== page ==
Australia's Great Barrier Reef remains in poor condition and efforts to improve its health have not had much effect as yet, according to a Queensland government report. The assessment, which was performed between 2009 and 2014, found that agricultural run-off of chemicals and sediment into the marine ecosystem had decreased, but that the government was still far from meeting its targets.
The findings are the first official assessment of the Great Barrier Reef, which stretches more than 2,000km (1,200 miles) along the coast, since the United Nations heritage body Unesco opted against putting the world's largest living ecosystem on its danger list in July. The decision was largely influenced by Queensland government's ambitious Reef 2050 Long-Term Sustainability Plan, which has identified improving the reef's water quality as one of the keys to restoring its health.
Stall in progress
"The overall condition of the inshore marine environment remained poor in 2013-2014. Inshore seagrass showed signs of recovery in some regions, but remained in poor condition overall," the report said.
"Inshore coral reefs also remained in poor condition, although there were modest improvements in juvenile coral density," it added. Run-off of sediment, nitrogen particles and pesticides into the reef declined by 12%, 11.5% and 30.5% respectively, during the assessment period.
However, only 13% of sugar cane growing land met best practice nutrient loads and only 28% used best practice for grazing pastures - both well short of the government's target of 90% by 2018.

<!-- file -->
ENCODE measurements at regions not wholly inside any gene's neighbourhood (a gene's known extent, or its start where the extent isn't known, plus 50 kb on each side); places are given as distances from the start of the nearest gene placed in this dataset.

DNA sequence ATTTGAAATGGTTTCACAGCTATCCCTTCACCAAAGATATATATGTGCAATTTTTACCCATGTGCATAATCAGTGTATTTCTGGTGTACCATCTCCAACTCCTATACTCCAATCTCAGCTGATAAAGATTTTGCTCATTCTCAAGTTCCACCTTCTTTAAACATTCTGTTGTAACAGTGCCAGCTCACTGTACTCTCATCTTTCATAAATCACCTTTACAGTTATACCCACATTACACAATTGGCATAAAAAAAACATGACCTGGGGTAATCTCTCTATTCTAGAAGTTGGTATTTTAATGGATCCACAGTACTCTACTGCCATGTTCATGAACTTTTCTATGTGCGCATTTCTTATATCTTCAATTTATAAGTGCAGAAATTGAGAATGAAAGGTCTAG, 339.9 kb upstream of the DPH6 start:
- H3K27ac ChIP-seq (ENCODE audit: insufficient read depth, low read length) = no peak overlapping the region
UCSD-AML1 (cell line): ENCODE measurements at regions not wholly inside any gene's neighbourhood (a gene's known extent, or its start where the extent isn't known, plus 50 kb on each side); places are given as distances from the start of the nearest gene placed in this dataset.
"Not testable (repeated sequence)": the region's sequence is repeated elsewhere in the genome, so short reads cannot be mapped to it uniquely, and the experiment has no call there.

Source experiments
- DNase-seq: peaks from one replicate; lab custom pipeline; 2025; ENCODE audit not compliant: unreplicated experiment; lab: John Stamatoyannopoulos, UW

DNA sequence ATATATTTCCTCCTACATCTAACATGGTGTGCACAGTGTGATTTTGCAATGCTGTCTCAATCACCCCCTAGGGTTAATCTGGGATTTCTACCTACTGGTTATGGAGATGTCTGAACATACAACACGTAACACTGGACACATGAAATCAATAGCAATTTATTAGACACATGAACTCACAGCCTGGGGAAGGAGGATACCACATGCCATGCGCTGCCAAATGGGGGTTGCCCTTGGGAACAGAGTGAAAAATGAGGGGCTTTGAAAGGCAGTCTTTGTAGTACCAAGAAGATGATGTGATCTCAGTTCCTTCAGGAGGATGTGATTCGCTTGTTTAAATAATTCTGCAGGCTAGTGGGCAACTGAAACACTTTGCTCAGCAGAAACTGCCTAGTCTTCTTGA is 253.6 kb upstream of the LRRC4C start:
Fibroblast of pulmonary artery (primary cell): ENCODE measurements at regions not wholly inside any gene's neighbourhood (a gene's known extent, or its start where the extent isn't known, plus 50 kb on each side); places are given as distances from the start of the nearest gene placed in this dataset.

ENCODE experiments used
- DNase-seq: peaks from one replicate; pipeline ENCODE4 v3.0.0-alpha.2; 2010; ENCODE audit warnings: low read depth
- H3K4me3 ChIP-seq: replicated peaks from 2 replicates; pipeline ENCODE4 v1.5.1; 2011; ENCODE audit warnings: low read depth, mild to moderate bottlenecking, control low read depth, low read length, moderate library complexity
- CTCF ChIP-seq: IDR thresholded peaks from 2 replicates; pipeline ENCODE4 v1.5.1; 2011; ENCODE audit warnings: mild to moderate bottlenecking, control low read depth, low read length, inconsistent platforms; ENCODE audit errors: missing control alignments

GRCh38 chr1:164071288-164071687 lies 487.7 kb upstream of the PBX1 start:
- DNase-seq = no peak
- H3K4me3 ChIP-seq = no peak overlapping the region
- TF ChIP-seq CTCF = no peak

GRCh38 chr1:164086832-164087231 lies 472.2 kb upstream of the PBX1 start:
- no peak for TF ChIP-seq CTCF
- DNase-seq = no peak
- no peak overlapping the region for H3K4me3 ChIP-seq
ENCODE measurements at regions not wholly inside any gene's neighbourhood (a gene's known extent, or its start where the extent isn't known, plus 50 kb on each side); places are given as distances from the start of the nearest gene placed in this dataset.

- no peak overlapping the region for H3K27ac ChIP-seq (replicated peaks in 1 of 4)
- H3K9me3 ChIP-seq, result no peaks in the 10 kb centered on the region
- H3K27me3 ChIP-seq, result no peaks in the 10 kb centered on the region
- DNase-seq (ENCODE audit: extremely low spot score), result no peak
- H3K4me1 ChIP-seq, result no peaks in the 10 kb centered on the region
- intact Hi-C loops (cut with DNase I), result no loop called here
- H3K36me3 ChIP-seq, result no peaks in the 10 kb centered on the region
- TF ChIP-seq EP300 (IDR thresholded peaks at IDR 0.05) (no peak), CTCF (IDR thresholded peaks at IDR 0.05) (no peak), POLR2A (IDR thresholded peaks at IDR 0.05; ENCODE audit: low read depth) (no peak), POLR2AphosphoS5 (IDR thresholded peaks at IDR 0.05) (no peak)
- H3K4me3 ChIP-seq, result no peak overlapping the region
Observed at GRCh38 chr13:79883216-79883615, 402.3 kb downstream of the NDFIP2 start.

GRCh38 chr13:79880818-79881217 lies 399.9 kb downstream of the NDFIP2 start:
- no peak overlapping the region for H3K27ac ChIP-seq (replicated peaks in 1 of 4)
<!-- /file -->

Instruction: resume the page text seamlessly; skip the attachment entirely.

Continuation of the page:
"If one of my kids came home with a report card like this, I'd be a bit disappointed," Queensland environment minister Steven Miles was quoted as saying by Australian state broadcaster ABC. "What is most disturbing is these results are far from our targets, and progress to these targets flatlined in the period 2013-2014. We saw a stalling of progress."
Miles added that Unesco was right to be concerned over the state of the reef, but sugar cane farmers have questioned whether the government's targets are too ambitious.
"I'm not sure if we'll meet them, but obviously the industry is there to play its part and do its part to try and get to improve water quality for the reef," sugar cane growers environment manager Matt Kealley told ABC.
"I think that all agriculture has a part to play in that, as does all industry, as does all community – so it's a combined effort to try and reach that ambitious target. I don't agree with most of the nutrients coming from the sugar cane industry, we play our part, and we're improving our practice all the time," Kealley stressed.